South Mountain | Hilary Brougher | BAMcinemaFest 2019 Review
Director Hilary Brougher returns after 2013’s Innocence with South Mountain, a tale about the uncertain domestic circumstance between husband and wife as they try to juggle the threat of new life with the one that they are still trying to maintain.
Lila (Talia Balsam) and Edgar (Scott Cohen) have a rocky relationship but have a beautiful family that lives with them in a lovely part of the Catskill Mountains in upstate New York. Things hit a hitch when Lila finds out that Edgar has started a life with another woman, who has just given birth to their baby. With her daughters Sam (Macaulee Cassaday) and Dara (Naian González Norvind) away and some well-needed space needed from Edgar who has departed to be with his new family, Lila is left to cope alone, along with her friend Gigi (Andrus Nichols) who is undergoing chemotherapy treatments.
Talia Balsam sells the panicked and lonely feeling that understandably strikes Lila hard and fast. Sadly, it’s not the first time she’s been in a troubled situation with Edgar, so this is her breaking point. Baslsam seethes with the pain and frustration of the shocking news thrown at her in expert fashion. It’s hard to imagine another actress at the helm in her position.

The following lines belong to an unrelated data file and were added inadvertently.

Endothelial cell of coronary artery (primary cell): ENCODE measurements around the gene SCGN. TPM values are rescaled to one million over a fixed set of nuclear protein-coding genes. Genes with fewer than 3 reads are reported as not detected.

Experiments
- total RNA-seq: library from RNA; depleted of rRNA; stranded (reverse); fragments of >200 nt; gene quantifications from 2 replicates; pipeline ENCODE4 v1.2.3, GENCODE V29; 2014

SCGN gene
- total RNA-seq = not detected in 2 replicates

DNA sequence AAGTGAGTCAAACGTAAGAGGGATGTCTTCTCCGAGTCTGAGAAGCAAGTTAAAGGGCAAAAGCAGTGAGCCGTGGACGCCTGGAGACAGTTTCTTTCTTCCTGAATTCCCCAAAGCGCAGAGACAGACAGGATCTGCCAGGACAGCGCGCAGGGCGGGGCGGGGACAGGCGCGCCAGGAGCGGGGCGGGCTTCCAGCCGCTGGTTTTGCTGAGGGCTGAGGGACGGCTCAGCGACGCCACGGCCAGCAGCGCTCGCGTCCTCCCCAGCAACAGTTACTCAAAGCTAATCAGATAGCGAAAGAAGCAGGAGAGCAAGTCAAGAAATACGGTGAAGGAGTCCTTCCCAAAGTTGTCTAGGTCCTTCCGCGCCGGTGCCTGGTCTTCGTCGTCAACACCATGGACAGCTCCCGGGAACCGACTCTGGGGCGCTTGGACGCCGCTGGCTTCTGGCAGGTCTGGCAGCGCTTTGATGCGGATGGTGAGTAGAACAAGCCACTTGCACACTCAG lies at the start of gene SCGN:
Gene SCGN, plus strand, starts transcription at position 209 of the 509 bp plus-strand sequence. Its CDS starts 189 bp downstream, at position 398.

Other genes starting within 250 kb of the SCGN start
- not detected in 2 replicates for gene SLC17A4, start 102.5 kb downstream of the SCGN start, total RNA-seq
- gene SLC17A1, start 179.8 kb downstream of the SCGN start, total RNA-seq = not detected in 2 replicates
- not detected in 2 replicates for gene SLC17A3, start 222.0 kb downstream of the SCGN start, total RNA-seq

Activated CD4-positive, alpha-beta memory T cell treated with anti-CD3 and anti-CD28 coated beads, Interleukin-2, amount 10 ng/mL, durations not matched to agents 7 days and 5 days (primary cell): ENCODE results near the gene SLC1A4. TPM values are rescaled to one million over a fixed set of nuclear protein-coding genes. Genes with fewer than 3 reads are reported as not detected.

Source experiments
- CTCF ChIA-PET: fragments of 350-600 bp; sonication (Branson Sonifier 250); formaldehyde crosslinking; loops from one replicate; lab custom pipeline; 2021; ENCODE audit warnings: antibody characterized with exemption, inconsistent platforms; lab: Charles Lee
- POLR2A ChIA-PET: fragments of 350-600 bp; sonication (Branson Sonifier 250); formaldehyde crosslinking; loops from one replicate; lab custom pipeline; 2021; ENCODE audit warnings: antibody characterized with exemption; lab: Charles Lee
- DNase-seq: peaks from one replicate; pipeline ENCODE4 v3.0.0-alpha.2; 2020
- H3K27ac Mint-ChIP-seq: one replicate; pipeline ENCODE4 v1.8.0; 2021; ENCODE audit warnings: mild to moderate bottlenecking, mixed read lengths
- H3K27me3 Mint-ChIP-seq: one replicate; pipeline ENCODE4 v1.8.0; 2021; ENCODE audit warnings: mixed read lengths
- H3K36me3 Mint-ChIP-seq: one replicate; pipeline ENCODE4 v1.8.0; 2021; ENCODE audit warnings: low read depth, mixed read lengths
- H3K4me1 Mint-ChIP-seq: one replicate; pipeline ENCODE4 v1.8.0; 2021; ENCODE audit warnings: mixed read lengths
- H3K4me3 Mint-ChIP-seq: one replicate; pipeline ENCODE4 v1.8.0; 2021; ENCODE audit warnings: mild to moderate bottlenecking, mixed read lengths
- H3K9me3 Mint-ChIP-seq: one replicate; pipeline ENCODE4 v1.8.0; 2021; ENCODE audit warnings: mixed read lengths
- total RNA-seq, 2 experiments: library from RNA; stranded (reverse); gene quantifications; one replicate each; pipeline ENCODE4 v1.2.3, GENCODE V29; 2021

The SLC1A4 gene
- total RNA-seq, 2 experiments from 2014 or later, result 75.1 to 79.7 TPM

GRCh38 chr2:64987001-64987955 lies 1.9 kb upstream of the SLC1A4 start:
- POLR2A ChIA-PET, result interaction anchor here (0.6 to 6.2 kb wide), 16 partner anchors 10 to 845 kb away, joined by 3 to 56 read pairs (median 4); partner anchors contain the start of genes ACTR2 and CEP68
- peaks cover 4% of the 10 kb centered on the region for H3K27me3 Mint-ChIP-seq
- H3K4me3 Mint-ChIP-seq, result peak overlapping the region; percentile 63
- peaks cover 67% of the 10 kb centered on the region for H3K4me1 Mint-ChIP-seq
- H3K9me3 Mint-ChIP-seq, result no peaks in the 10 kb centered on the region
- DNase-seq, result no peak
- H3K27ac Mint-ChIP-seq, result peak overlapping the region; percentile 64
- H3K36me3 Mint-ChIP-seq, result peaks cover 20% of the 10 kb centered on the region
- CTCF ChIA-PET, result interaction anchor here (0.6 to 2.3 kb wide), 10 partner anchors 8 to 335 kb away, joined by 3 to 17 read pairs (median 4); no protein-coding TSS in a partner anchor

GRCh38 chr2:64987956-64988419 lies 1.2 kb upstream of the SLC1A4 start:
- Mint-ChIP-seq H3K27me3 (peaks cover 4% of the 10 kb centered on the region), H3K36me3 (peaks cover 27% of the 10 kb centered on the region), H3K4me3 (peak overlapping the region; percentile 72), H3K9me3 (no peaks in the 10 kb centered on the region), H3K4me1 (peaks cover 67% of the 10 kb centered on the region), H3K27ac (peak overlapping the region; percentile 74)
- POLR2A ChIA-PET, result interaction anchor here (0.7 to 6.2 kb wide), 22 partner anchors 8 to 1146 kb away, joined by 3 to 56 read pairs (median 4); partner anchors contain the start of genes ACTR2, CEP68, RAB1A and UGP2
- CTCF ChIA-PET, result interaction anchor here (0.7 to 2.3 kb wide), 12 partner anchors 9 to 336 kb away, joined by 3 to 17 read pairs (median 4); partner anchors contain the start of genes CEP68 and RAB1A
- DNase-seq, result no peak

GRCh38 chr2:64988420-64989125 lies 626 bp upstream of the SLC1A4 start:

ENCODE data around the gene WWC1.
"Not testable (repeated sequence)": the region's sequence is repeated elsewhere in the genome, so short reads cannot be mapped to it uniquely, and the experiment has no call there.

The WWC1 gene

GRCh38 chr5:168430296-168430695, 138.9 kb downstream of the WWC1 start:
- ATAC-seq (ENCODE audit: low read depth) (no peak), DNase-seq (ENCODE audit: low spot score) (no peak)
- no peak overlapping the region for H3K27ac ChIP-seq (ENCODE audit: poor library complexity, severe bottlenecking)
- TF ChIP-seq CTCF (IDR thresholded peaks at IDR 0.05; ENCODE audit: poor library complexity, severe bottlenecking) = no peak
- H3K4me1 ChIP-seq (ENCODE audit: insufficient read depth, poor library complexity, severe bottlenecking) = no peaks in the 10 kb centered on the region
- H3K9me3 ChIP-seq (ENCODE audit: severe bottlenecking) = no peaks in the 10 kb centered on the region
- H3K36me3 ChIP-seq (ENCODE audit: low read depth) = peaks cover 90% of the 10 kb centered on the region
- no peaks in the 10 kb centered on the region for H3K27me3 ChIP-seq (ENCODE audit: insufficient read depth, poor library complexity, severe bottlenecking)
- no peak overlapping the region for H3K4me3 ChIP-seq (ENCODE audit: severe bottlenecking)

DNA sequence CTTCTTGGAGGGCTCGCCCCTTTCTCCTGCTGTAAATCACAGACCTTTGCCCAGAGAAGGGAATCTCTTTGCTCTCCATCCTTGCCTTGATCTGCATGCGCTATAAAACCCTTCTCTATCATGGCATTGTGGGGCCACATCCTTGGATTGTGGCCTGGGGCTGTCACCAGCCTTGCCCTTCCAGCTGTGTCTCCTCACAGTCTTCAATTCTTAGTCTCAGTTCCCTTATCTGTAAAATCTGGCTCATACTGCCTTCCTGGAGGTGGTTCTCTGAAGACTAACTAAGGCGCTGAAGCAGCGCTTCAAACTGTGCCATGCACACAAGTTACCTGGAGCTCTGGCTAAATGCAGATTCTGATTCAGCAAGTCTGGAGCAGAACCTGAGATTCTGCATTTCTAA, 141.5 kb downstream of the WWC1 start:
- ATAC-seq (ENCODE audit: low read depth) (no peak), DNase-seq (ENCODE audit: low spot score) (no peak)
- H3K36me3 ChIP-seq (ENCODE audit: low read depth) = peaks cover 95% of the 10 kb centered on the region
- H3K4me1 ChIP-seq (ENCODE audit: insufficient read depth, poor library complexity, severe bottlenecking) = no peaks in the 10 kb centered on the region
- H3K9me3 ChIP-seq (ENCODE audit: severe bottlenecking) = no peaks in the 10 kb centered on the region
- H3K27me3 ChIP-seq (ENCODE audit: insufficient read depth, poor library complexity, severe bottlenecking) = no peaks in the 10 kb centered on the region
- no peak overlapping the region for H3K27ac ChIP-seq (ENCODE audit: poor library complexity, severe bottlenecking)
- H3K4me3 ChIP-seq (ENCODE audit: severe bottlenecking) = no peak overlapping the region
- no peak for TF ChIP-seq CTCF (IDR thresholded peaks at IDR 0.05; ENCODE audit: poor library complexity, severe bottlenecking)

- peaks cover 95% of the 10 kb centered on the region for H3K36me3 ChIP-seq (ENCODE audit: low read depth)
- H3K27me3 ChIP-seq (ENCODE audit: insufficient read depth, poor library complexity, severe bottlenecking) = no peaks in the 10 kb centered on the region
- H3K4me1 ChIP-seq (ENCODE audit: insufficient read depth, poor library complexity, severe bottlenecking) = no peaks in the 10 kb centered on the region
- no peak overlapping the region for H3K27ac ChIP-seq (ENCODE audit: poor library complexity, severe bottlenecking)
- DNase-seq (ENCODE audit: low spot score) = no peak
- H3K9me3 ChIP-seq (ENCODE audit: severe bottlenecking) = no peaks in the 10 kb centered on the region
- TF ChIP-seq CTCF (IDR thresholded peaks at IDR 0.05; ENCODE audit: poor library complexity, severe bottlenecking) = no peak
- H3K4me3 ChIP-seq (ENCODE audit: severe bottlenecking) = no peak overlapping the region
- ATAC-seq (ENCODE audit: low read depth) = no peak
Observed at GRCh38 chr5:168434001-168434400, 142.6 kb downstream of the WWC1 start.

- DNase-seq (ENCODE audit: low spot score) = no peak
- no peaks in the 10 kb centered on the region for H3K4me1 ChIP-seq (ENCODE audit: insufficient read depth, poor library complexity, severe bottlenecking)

But Brougher operates South Mountain with the same slow drawn out pace as a lazy summer day. This results in minimal connection to these characters and that makes the dramatic heft fall flat. Some big moments that are supposed to land with great dramatic effect often fall flat, feeling like unintentional comedy.
It’s surely a shame, as you can feel the passion from Balsam’s performance, but quite frankly, the rest of the performers fail to match hers. Ultimately, so much of it feels done before and predictable, such as an affair that Lila has with Jonah (Michael Oberholtzer), a new friend of her daughters’, or that she has post-break-up sex with Edgar and remains conflicted.
South Mountain is worth seeing for the capable and giving performance from Balsam but it lacks the conviction to really portray the dramatic heft of the film in a way that is convincing or as electrifying as its lead performance.
South Mountain screens as part of BAMCinemafest 2019 and doesn’t have a US release date yet.